A left winger, Brunet was drafted 27th overall by Montreal in 1986. He played two additional seasons with Hull in the QMJHL following the draft, scoring 143 points in his final season. Brunet turned pro for the 1988-89 season, scoring 41 goals and 117 points with Sherbrooke in the AHL, and was named a first team all-star. He also appeared in his first two NHL games that season, recording one assist.

From 1989 to 1992 Brunet played in 35 games for the Habs, scoring five goals and 14 points. His NHL breakthrough came in 1992-93, scoring 25 points in 47 regular season games. Brunet also contributed two goals and 10 points during the 1993 playoffs as the Canadiens won their 23rd Stanley Cup in franchise history.

Brunet became a regular bottom six forward over his next eight seasons in Montreal, scoring 10+ goals five times and 30+ points three times. During the 1998-99 and 1999-2000 he recorded back-to-back 14 goal seasons, representing career-highs. In November 2001 Brunet was traded to Dallas with Martin Rucinsky for Donald Audette and Shaun Van Allen. He played 32 games with the Stars, scoring 13 points before being traded a second time, going to Ottawa at the trade deadline for a draft pick. Brunet played 13 regular games with the Sens, scoring five goals and eight points, as well as 12 playoff games, before retiring at end of the season at the age of 33.

In 13 NHL seasons Brunet played in 539 games, scoring 101 goals and 262 points. In retirement he worked in broadcasting for RDS.

YouTube clip: scoring a beauty shorthand goal against Los Angeles during the 1995-96 season undressing both Aki Berg and Byron Dafoe

Card 470 - Mark Vermette

A right winger, Vermette was drafted 134th overall by Quebec in 1986 following his freshman season at Lake Superior State. He played two more seasons with the Lakers, scoring 45 goals (leading the nation) and 75 points in 46 games during his final season, where he was named CCHA Player of the Year and a Hobey Baker Award finalist. Vermette helped guide the Lakers the 1988 NCAA hockey championship, scoring the winning goal in overtime of the championship game versus St. Lawrence.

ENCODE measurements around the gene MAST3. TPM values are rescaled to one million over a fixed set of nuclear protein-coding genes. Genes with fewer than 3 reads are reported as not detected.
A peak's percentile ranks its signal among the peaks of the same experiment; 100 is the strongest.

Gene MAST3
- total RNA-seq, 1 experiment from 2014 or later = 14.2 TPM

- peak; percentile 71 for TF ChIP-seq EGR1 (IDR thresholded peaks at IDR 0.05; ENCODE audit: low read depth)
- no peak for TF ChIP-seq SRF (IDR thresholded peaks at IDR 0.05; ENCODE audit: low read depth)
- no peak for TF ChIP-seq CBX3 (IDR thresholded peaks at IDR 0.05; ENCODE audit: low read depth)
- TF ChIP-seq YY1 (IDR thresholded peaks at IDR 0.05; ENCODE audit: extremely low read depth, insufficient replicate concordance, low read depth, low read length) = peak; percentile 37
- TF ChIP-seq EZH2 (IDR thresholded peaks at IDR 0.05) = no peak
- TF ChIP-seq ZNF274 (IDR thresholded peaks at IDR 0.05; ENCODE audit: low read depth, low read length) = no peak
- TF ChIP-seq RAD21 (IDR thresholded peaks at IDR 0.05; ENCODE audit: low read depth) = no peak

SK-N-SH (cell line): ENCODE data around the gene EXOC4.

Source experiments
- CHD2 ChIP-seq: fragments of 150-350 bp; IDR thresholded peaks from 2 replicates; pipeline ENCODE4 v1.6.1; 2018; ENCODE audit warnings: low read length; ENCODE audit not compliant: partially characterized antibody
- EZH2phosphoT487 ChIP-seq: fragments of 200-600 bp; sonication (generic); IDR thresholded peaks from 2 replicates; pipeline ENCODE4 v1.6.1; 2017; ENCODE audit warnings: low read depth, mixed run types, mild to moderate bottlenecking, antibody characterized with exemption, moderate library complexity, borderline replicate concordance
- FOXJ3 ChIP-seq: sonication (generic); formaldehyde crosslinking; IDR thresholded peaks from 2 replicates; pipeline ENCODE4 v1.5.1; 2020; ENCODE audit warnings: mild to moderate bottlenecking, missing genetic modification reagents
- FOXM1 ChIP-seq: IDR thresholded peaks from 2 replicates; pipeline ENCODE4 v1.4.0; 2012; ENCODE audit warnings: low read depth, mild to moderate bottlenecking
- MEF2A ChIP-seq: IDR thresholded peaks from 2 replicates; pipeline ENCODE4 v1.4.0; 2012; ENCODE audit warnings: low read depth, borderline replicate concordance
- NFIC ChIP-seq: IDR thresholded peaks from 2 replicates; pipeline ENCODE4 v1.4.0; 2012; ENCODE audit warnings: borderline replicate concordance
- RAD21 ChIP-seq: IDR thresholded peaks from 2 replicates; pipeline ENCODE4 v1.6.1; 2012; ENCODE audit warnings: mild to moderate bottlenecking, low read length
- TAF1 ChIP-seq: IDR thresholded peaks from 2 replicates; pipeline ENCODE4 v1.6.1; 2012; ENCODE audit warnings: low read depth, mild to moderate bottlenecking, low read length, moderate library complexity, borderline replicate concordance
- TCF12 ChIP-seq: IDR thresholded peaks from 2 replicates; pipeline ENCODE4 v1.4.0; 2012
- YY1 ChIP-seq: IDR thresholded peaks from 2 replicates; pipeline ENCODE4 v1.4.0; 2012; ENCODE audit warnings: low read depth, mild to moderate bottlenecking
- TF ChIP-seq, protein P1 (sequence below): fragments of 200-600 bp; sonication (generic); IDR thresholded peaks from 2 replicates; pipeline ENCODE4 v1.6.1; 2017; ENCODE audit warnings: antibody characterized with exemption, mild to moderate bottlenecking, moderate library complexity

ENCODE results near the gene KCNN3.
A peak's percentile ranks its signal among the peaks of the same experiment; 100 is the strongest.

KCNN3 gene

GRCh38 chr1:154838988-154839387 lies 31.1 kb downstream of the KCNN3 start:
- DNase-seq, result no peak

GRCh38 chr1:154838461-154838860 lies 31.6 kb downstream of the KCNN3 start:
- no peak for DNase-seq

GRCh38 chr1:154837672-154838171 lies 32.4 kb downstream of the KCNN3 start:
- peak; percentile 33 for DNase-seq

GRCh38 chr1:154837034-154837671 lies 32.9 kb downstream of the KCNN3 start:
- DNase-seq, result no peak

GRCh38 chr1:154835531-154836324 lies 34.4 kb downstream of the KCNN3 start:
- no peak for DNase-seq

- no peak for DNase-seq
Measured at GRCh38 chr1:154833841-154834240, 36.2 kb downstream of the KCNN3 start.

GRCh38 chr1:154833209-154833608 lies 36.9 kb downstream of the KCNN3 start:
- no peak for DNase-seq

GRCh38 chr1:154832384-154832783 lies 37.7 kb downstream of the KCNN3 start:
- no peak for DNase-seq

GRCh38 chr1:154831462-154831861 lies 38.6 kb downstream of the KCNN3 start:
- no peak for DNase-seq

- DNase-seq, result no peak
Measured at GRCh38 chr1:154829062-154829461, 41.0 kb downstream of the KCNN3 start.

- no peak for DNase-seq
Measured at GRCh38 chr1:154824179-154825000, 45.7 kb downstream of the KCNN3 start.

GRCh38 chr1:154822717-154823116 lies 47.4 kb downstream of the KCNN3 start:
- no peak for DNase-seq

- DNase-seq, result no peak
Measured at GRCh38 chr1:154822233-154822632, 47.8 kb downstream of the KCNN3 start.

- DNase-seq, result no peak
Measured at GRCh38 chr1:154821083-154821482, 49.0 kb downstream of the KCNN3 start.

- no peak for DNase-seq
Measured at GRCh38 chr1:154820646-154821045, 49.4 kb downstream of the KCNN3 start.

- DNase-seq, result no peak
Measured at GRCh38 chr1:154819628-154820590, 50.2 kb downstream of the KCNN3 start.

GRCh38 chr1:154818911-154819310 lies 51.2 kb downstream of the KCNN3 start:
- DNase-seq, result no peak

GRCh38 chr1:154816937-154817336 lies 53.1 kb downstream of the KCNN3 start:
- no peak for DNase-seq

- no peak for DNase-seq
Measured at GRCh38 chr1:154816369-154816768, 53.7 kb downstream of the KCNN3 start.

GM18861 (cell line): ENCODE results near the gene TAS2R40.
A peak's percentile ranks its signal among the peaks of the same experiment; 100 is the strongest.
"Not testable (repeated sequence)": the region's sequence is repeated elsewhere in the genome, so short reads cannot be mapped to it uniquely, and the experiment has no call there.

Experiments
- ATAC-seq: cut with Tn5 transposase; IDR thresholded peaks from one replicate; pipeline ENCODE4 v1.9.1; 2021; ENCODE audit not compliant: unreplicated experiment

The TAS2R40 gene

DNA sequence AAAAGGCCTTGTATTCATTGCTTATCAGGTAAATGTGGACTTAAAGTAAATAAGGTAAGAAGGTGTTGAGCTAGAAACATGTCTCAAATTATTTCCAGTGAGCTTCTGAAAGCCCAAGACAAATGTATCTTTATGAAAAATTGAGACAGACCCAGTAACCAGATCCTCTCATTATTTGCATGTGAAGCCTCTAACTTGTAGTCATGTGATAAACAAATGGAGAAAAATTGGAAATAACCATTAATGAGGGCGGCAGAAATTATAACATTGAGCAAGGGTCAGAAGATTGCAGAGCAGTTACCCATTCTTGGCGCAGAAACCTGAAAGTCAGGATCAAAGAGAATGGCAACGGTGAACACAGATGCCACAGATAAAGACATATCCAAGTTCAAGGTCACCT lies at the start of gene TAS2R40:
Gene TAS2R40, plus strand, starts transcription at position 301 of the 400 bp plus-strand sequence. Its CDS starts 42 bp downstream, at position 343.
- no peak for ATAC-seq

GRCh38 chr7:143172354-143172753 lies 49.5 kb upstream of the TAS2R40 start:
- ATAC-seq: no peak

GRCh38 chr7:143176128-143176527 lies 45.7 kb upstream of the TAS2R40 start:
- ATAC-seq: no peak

He turned pro during the 1988-89 season with Halifax of the AHL, appearing in 12 NHL games as well, recording four assists. Following 11 games with the Nordiques in 1989-90, Vermette had his finest NHL season in 1990-91, playing in 34 games, scoring three goals and seven points. During the 1991-92 season he played his final 10 NHL games, followed by a full season with Halifax in 1992-93, scoring 42 goals and 79 points. Vermette played one final pro hockey season in 1994-95 with Vegas of the IHL before retiring.

In four NHL seasons, Vermette played in 67 games, scoring five goals and 18 points.

YouTube clip: fighting Rod Buskas during a March 1988 game between the Nordiques and Penguins. Notable in this clip is the Penguins’ Rob Brown taking a bit of a dive after an uppercut attempt from a Nordiques player.

Card 471 - Tim Watters

A defenceman, Watters was drafted 124th overall by Winnipeg in the 1979 draft. After two seasons at Michigan Tech, he spent the 1979-80 season with the Canadian National Team, representing Canada at the 1980 Olympics in Lake Placid. Watters returned to Michigan Tech after the Olympics, then turned pro the following season.

In Watters’ rookie season with the Jets he scored two goals and a career-high 24 points in 69 games. In his first four seasons he scored between 22-25 points each season, representing the best offensive production of his career. In the 1983-84 season he recorded a career-high 169 penalty minutes, more suited to his role as a defensive defenceman.

During the 1987-88 season Watters played only 36 games with the Jets, leaving the NHL to rejoin the Canadian National Team and participate in the 1988 Olympics in Calgary. In the summer of 1988 he signed as a free agent with Los Angeles, recording three goals, 21 points and 168 penalty minutes in his first season as a King.

From 1990 to 1993 Watters played in 104 games for the Kings, spending time in the minors. During the 1992-93 season he played as many playoff games as regular games (22) as the Kings made the Stanley Cup Finals, with Watters contributing two assists and 30 penalty minutes. Following 60 regular season games in 1993-94, Watters wrapped up his NHL career in 1994-95, playing a handful of games with Phoenix in IHL and one final NHL game with Los Angeles.

In 14 NHL seasons, Watters played in 741 games, scoring 26 goals and 177 points while recording 1289 penalty minutes. He also played in 82 playoff games, recording one goal and six points. Watters was an assistant coach with Boston for one season (1995-96) and coached his alma mater at Michigan Tech from 1996 to 2001. During his final season as coach the Huskies posted a 3-34-0 record. In retirement Watters has worked in commercial real estate, and most recently is back working for the Kings as part of their hockey development program in China.

YouTube clip: taking on Mike Eagles during a February 1991 game between the Kings and Jets, one of 40 career fights for Watters.